If the Chicago Blackhawks and Artemi Panarin are getting any closer to a contract extension, GM Stan Bowman didn't mention it during the team's fan convention Friday. Bowman declined to offer an update on talks with Panarin, who is set to become a restricted free agent next summer, when asked about the situation.
Panarin has to be one of the top priorities for the Hawks going forward. The 24-year-old is coming off a monster Calder-winning rookie season and only has one year left on his bonus-laden entry-level contract. Given the team's recent history with prominent restricted free agents, there's an undeniable sense that the clock is ticking, even if he won't hit the open market next year.
It's unclear what kind of demands Panarin has for his second contract at this point. The two sides weren't eligible to begin discussing an extension until July 1, and he's only got one NHL season under his belt. Chicago might be hesitant to commit too much too soon to a relatively unproven star, as spectacular as that first season was. But on the flip side, Panarin's leverage will only increase if he continues playing well in Year 2. In a world where Mark Scheifele gets $6.125 million annually, I'm guessing Panarin doesn't come any cheaper.
So Bowman is playing a delicate game here in trying to lock down Panarin at the right price, something he was unable to do with Saad and Shaw. After losing those two forwards in back-to-back offseasons -- not to mention Teuvo Teravainen -- there's almost no way Chicago can afford to move Panarin. Even if it meant getting back a nice return in a trade if talks fell apart, that would still likely be a step back given the difficulty of replacing a young forward who just scored 77 points.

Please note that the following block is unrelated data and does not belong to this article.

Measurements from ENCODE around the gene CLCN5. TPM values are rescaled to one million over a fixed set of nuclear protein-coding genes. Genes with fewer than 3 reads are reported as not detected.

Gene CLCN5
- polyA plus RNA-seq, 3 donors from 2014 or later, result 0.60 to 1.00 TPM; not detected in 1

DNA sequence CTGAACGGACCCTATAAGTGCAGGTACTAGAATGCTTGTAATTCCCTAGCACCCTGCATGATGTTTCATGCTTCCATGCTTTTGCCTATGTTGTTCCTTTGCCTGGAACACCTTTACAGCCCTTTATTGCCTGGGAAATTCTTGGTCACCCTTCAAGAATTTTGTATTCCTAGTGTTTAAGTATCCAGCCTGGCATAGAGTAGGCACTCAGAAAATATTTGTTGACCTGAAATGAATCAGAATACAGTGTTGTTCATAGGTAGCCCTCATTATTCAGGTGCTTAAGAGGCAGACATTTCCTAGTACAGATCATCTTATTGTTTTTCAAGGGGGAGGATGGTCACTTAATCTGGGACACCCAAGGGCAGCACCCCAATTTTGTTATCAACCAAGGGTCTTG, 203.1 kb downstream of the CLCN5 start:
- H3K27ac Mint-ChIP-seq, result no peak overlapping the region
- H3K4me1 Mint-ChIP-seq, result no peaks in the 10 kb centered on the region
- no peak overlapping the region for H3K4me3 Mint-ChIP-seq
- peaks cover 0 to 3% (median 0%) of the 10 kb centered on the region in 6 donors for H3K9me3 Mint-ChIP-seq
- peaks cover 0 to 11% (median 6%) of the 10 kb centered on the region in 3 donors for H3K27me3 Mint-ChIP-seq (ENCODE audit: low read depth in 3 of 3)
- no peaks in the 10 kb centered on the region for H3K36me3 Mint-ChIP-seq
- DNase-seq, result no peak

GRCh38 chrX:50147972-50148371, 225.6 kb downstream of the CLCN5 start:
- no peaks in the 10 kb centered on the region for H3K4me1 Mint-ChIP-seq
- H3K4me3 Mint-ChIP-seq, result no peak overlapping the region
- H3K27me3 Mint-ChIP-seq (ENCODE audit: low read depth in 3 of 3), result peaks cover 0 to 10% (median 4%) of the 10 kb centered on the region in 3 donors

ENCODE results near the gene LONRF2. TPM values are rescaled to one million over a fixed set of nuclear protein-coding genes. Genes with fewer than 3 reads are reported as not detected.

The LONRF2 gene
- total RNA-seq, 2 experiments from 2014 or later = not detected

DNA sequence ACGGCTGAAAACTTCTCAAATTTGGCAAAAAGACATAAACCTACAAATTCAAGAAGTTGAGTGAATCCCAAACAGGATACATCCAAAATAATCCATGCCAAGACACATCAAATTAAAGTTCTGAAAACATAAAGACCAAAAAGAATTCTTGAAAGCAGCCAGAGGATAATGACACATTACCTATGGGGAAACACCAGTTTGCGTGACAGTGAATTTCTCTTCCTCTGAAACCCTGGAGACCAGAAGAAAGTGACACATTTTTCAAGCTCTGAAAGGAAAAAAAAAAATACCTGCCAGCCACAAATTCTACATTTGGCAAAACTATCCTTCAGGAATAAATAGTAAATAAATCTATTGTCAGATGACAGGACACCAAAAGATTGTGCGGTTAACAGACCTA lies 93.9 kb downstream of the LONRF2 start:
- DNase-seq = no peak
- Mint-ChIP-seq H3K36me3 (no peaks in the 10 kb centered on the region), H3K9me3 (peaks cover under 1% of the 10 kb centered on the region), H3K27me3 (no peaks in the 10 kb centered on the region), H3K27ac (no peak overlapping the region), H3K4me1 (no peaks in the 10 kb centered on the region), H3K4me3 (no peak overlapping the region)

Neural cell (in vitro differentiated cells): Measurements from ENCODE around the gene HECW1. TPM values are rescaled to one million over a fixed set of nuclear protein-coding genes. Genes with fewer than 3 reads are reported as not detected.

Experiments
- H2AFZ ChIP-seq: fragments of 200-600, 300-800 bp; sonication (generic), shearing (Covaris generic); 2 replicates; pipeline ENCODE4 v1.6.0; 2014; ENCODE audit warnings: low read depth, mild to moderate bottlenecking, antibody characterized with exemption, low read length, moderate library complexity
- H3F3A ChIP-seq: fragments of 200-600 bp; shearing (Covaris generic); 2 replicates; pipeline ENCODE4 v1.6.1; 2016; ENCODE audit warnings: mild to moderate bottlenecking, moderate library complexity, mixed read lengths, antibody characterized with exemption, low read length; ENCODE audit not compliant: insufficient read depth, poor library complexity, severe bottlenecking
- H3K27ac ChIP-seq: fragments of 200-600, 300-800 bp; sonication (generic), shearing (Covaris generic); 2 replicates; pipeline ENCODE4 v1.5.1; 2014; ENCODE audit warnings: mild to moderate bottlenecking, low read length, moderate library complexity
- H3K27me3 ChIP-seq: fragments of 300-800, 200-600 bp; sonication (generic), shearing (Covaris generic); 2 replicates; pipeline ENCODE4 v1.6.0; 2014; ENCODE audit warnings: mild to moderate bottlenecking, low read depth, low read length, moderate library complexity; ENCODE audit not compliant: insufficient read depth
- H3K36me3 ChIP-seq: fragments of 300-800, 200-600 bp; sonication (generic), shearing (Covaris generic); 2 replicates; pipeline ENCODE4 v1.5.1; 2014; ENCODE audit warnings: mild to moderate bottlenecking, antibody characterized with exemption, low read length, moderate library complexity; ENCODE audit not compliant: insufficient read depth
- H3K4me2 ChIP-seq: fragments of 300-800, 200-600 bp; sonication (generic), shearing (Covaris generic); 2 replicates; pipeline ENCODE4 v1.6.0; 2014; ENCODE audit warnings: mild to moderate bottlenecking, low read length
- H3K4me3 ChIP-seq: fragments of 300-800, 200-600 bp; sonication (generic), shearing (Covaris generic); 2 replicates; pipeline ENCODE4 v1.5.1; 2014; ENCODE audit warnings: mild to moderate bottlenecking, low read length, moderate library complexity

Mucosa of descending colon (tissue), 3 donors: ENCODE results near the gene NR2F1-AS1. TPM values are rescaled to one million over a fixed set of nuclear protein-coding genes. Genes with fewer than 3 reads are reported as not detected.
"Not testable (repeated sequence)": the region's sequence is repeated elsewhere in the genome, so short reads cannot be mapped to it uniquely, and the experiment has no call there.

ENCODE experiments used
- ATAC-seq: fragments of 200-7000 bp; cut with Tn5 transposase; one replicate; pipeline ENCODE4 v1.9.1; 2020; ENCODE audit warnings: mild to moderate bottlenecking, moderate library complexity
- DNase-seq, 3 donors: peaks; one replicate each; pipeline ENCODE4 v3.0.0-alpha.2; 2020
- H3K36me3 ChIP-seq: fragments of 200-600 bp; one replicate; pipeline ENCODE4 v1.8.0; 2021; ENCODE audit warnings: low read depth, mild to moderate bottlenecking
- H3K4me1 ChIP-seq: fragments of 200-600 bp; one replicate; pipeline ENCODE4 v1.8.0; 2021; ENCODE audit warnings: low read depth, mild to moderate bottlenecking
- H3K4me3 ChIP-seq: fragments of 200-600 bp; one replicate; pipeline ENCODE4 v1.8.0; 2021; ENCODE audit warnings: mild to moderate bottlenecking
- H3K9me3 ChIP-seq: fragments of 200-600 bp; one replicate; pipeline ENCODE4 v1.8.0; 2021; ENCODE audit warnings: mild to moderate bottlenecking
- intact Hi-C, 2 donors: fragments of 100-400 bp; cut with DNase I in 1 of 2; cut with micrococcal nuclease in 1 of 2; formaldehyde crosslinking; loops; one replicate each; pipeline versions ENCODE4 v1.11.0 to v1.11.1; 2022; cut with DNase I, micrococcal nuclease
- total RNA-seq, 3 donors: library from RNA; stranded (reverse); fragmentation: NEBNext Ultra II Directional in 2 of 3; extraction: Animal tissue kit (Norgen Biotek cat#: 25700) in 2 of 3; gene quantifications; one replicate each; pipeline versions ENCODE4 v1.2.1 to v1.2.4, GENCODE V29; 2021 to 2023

There's no real need to be concerned at this point because there's still so much time between now and next July, but it would be silly to assume this will 100 percent work out after what happened with Shaw and Saad. Sometimes these guys just come in with contract demands the Hawks can't meet.
While Chicago could play hard ball and challenge Panarin to go sign an offer sheet next summer, that could backfire if he signs an eight-year, ~$7.5 million AAV offer sheet that you can't match and end up with just first-, second- and third-round picks when he walks. That would be terrible for a team on the Hawks' timeline. Bowman likely have some extra cap flexibility next summer to pay Panarin, but you can paint a scenario where a stagnant cap, a big cap overage from next season and unexpectedly large demands from the Russian winger leave the team cornered yet again.
Hopefully this all gets done sooner than later so we don't have to worry about that. Panarin is easily one of my favorite players the team has ever had, and my soul could not handle his departure.